August 28, 2023


  • Lags
  • Households not impacted homogeneously
  • Inflation, battle won?
  • Central Banks and lack of humility
  • China, again
  • Markets –Liquidity, breadth, sentiment and valuations

Macro –Lags

Sometimes a picture is worth a thousand words. Why overcomplicate with fancy explanations…

Thanks @MichaelAArouet for the following 2 gems - second one from Herb Greenberg but twitted by  @MichaelAArouet

Game of Trades expanded the ‘Recession’ vs ‘Soft Landing’ story counts back to 1990. As the press clips we have shown in the past, one can see that the ‘Soft Landing’ narrative becomes dominant just before the ‘Recession’ starts…

Goldman is giving up on the recession while…

…the Citigroup US Economic Surprise Index is turning downwards. It did 2 times in the past 12 months but the main difference now is that revisions to past macro numbers are negative.

Source: Kroma Capital Partners, Bloomberg

Macro –Households

We have spent numerous pages in past MashUps on varying lags of increasing rates on households and corporations. Here is an attempt at a schematic illustration (suggestion for improvement welcomed!).

Now that the Covid excess savings are mostly gone (completely gone for the below median income earners) and that the social security inflation adjustment bonuses are spent the cycle will start to unfold as it has historically.

Source: Kroma Capital Partners

Business owners, courtesy of the Employment Retention Credit, are still getting money to spend but it seems that the IRS and Congress are (finally) looking into that…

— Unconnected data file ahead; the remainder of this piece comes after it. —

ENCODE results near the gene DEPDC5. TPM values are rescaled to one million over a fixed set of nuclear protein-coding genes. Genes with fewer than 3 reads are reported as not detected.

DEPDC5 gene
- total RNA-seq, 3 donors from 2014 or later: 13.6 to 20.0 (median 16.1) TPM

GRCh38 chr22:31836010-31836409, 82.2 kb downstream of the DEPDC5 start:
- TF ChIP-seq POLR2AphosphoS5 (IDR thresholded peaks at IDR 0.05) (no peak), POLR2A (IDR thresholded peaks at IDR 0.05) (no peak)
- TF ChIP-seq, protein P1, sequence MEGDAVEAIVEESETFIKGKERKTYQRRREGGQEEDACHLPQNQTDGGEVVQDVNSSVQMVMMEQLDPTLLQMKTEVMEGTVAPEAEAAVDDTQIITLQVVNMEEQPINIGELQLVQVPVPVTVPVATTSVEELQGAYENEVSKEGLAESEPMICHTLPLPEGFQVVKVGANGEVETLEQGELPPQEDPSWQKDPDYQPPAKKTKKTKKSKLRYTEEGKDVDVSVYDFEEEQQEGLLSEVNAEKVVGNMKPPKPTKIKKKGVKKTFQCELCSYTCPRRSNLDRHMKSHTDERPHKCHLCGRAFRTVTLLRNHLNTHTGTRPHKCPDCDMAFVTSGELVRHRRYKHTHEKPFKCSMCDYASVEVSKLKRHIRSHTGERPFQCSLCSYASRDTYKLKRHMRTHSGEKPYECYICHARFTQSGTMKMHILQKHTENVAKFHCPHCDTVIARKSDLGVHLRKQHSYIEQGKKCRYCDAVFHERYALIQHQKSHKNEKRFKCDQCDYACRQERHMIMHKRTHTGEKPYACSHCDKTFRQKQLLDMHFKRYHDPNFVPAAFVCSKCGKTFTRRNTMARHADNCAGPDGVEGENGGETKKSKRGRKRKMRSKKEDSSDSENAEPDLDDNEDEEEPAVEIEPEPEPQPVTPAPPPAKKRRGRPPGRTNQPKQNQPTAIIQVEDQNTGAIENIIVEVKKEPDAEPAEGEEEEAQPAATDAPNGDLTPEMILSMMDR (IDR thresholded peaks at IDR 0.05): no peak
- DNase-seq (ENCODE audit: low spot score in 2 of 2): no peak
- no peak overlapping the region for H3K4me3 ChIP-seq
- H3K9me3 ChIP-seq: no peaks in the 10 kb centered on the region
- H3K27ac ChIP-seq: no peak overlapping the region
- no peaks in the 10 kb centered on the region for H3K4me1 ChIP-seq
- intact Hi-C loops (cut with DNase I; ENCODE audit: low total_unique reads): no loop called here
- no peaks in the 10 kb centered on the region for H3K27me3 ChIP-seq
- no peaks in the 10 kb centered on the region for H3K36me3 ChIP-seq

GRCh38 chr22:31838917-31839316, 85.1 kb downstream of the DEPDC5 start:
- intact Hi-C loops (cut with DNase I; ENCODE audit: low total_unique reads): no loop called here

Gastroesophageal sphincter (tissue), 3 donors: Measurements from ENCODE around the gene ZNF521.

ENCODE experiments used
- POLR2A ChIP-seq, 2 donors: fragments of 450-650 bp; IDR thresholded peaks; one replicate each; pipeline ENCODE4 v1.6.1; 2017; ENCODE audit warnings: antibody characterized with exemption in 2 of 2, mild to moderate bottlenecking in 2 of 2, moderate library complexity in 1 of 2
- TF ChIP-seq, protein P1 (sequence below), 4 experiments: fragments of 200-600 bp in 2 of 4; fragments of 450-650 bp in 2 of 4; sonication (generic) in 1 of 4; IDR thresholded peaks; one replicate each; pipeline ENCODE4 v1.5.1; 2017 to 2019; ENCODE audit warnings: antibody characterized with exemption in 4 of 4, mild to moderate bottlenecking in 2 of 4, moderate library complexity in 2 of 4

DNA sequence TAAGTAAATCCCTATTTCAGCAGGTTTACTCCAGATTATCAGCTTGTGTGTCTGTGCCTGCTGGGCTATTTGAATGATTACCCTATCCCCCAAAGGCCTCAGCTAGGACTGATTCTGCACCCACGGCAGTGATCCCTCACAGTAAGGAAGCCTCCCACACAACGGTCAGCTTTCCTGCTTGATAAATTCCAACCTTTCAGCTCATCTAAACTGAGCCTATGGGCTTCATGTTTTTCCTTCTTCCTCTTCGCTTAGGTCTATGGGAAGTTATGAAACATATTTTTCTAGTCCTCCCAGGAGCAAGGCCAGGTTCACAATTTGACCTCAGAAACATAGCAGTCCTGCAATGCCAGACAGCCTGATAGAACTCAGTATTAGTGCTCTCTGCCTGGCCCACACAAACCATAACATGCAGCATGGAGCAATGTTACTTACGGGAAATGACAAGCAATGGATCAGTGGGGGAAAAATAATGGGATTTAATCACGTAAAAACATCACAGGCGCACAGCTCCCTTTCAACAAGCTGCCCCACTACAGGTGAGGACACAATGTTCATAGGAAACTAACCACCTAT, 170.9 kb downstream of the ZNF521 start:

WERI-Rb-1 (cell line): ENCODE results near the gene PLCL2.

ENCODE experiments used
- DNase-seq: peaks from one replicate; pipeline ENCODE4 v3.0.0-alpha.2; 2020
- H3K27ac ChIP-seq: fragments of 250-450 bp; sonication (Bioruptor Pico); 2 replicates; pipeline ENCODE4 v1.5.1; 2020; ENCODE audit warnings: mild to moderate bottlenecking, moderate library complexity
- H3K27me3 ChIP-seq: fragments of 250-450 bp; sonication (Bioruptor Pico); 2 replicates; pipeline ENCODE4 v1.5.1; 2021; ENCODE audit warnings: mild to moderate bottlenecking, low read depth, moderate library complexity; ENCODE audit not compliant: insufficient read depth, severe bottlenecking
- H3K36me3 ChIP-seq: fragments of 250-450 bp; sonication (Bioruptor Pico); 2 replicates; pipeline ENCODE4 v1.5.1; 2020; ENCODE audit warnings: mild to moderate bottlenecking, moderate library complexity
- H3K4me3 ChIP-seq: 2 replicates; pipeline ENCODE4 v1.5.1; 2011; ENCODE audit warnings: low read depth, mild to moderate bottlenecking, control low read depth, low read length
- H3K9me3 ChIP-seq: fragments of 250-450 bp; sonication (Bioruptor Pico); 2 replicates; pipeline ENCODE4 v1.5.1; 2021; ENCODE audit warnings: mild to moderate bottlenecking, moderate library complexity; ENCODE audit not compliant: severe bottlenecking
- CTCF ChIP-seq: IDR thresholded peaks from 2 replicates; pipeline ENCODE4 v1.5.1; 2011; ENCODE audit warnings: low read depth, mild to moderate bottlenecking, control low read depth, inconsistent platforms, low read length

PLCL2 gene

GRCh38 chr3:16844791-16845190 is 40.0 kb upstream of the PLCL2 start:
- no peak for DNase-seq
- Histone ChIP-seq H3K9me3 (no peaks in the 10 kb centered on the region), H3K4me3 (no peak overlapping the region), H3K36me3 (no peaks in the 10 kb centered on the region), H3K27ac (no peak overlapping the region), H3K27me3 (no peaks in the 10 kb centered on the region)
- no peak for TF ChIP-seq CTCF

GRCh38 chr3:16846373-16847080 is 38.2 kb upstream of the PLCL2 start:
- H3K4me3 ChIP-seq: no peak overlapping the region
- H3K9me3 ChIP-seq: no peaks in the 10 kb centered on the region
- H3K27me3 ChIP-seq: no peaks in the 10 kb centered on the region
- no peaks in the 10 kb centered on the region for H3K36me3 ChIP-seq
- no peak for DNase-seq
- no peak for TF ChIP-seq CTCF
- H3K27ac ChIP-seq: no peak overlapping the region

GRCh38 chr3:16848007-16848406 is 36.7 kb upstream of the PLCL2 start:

Auto Loans… not good…

Credit Cards, not so good either…

Home equity was tapped early but now it is too expensive…

Non-mortgage interest payments are going through the roof…

Source: @MichaelKantro

… fortunately real wages are compensating… or not?

Let’s not forget the end of the student loan payment suspension.

Source: @BTIG

Macro – Inflation

Some really smart analysts are expecting a resurgence of inflation. There could definitely be some surprises into November-December but our main scenario remains that before a longer-term resurgence of inflation, we might have a deflation scare sometimes next year.

One should still keep an eye on what is happening with wage negotiation now that the US are striking as it is usual in some European countries…

And that the average reservation wage is going to the moon!

Macro – Central Banks

Some commentators were expecting discussions about the level of inflation the Fed should target in Jackson Hole. There won’t be. They will have to change it one day given the endemic level of leverage but doing it now, would be an error. They will use the next recession as an excuse.

On this subject and going along with our longer-term inflation forecast we recommend to read C. Calomiris paper (well it is more than a recommendation, read it!).

When the inflation path is finally chosen, remember this from @BobEUnlimited. Look at the Stock/Bond correlation column too… 60/40 portfolios won’t work as they used too.

So what will the Fed do in the meantime? In the graph below you have this and next year voters on a «dove-hawk»-ometer

One thing for sure most members of the Fed will continue to base their policies on unobservable measures for which they will build new models (or adapt old ones) to fit the narrative.

Two examples from a recent  article of @NickTimiraos.

What is the longer-run fed funds rate? It seems to be moving as much as the short-term one.

What is the difference of the real federal-funds rate and the neutral rate of interest?